Jenna Lyles

The Holocene
Sutured to prods of excavation:
likeness. A little soul. A gouged
species. Descendants of
the same dancehall cave, gamboling
into the waning hues of the Holocene.
No technical tool, no
simple machinery, nothing
sculpted in the image
of discovery. Mask
upturned sees an osseous,
alabaster thing. Formed in
dolomite. A heavy bead in
bed with marbles. Two flat feet
an ingress away, moon-cooing
man. Mouth raked into
a limestone wall.

In Passing
She is not a portal, you
passerby. Nothing lies
beyond the doorknob nose, window
eyes, threshold lips. The doorknob
knows you want to touch it. You,
passerby: shoulder brusher, pane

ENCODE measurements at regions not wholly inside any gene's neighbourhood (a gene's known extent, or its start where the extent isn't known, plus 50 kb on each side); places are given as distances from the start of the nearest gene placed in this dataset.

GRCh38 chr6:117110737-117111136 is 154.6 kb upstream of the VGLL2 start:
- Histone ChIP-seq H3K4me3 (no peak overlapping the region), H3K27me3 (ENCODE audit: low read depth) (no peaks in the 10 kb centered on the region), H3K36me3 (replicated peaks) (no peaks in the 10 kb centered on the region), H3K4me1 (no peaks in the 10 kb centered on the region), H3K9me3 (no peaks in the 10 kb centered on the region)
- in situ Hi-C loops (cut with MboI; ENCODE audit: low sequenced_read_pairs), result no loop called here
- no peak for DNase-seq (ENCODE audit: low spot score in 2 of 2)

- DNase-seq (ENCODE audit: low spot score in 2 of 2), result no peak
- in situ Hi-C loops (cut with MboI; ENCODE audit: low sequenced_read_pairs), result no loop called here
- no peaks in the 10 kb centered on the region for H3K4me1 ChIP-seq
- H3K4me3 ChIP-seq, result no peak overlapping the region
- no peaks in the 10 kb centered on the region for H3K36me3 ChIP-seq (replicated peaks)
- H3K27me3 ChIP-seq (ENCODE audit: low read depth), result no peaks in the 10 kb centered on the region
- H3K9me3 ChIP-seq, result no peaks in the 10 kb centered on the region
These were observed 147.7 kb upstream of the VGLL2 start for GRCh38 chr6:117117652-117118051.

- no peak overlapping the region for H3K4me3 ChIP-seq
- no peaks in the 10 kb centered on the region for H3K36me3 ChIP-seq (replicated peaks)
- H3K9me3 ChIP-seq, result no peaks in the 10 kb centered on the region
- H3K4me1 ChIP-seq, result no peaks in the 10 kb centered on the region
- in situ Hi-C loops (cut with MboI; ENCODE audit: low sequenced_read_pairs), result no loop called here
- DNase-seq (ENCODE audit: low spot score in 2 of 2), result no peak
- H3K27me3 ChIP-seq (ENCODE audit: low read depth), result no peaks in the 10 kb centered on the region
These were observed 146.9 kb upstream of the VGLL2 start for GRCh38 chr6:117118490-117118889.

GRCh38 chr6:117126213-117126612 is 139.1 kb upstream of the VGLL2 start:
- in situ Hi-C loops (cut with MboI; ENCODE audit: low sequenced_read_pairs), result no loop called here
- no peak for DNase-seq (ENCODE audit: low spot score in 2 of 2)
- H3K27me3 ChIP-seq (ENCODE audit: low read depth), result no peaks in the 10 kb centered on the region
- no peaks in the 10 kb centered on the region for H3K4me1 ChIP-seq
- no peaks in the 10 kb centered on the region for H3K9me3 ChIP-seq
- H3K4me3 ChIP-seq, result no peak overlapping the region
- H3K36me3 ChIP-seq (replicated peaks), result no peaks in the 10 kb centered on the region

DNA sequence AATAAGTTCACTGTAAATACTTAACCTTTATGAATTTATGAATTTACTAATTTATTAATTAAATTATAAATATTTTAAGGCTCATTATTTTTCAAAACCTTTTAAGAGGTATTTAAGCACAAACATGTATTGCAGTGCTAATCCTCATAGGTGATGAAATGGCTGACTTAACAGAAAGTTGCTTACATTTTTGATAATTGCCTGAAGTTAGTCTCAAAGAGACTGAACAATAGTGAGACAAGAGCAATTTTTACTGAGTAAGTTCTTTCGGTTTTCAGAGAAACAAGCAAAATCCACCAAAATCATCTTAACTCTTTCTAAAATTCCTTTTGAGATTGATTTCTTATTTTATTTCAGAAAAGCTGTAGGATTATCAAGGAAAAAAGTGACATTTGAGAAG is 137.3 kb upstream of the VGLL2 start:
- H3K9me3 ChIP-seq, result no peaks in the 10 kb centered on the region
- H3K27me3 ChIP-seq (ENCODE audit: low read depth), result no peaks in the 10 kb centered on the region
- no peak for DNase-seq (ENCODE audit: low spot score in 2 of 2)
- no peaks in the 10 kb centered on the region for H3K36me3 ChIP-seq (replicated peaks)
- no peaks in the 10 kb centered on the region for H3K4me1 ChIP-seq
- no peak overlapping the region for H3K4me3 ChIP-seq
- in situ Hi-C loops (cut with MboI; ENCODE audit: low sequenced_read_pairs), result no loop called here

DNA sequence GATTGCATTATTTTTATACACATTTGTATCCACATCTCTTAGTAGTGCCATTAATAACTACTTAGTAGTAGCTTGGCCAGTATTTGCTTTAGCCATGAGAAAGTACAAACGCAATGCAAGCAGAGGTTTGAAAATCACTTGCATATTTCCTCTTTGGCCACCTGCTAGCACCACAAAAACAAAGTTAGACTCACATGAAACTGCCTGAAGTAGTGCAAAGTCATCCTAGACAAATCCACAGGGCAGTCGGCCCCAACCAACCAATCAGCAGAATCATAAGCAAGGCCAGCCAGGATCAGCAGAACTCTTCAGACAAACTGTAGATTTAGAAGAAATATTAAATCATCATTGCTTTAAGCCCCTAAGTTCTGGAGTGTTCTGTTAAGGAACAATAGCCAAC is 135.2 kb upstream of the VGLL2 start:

knocker, manners man, palm shower,
mouth pounder, easy talker, friendly
face the mother of mercy—already
forgiven. Take your pass
and be on by. Make a tunnel
somewhere else.

Jenna Lyles is a McNair Fellow at the University of Alabama where she is pursuing an MFA in prose. It is there in Tuscaloosa that she is also an associate editor for the Black Warrior Review (and budding birdwatcher). Her most recent work can be found in Sweet.